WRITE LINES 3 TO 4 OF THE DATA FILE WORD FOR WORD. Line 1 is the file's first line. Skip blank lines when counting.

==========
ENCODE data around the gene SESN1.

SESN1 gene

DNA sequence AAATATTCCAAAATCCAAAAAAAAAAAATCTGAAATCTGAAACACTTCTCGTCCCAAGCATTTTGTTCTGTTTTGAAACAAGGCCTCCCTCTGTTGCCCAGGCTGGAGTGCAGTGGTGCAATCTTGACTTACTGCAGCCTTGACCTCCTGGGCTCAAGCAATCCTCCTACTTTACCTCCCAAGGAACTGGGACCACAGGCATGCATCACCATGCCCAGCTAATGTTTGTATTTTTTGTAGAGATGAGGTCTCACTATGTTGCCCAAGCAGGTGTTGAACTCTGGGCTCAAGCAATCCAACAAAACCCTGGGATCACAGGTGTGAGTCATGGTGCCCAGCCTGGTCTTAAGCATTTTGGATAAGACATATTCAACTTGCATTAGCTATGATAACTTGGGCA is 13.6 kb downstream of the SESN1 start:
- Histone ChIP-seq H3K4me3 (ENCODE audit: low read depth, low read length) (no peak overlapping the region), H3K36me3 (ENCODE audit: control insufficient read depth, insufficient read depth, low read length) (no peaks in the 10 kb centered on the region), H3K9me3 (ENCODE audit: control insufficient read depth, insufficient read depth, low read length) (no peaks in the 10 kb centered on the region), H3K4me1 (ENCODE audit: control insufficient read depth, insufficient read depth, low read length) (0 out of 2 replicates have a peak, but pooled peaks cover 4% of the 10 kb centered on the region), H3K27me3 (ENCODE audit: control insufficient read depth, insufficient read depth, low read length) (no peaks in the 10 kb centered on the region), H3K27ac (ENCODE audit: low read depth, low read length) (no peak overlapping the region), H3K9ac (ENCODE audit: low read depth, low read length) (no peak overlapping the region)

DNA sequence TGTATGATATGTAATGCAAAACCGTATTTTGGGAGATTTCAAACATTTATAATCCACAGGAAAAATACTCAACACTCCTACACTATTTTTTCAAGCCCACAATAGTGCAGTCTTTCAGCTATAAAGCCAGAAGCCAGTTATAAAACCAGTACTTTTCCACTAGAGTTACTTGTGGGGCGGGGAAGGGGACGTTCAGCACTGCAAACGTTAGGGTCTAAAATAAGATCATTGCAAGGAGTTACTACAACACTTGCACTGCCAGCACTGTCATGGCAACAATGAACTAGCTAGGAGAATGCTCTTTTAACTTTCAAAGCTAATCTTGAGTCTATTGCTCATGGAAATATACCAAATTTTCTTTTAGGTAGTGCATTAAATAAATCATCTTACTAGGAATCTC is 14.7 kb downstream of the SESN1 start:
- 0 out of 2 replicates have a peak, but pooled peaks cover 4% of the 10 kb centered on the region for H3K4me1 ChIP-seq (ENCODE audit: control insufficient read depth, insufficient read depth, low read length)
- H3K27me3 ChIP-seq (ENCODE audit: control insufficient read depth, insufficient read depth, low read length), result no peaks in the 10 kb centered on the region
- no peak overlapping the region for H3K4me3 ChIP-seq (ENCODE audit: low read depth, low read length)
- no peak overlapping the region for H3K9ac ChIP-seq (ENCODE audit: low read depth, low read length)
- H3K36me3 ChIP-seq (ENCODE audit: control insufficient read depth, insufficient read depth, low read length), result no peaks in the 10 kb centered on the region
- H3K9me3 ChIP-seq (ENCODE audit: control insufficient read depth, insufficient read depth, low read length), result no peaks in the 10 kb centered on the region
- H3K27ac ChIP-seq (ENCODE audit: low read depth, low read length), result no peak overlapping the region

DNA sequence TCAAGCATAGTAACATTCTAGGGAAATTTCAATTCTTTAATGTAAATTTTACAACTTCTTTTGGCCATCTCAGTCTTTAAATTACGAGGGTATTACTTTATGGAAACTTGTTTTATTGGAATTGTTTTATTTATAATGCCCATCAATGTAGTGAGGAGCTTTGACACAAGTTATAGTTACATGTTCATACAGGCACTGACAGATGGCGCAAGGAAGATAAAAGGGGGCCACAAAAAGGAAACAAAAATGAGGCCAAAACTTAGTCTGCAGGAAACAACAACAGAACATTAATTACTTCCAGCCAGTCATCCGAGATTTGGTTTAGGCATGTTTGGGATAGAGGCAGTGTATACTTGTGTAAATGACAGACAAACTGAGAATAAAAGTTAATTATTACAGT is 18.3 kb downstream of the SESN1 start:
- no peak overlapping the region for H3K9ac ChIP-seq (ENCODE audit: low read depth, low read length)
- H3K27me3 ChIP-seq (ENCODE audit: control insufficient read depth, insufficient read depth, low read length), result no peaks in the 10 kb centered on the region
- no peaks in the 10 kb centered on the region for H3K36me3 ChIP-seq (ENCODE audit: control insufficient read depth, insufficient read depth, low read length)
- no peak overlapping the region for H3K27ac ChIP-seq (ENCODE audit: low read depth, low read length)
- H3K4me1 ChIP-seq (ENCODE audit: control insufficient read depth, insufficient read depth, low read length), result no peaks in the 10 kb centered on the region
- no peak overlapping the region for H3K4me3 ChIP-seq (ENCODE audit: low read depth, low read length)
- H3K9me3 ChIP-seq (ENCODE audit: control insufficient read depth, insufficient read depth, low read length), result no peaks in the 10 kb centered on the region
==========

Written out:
DNA sequence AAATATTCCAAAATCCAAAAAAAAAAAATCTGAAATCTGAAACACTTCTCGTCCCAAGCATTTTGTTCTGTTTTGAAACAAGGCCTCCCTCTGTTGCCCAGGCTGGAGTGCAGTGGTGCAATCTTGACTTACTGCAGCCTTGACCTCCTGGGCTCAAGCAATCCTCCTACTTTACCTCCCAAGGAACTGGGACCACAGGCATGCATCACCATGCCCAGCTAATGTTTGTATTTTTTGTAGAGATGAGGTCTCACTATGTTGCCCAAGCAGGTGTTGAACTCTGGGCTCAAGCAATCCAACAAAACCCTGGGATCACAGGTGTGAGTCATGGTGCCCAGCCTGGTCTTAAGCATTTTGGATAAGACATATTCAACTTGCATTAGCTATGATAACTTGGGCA is 13.6 kb downstream of the SESN1 start:
- Histone ChIP-seq H3K4me3 (ENCODE audit: low read depth, low read length) (no peak overlapping the region), H3K36me3 (ENCODE audit: control insufficient read depth, insufficient read depth, low read length) (no peaks in the 10 kb centered on the region), H3K9me3 (ENCODE audit: control insufficient read depth, insufficient read depth, low read length) (no peaks in the 10 kb centered on the region), H3K4me1 (ENCODE audit: control insufficient read depth, insufficient read depth, low read length) (0 out of 2 replicates have a peak, but pooled peaks cover 4% of the 10 kb centered on the region), H3K27me3 (ENCODE audit: control insufficient read depth, insufficient read depth, low read length) (no peaks in the 10 kb centered on the region), H3K27ac (ENCODE audit: low read depth, low read length) (no peak overlapping the region), H3K9ac (ENCODE audit: low read depth, low read length) (no peak overlapping the region)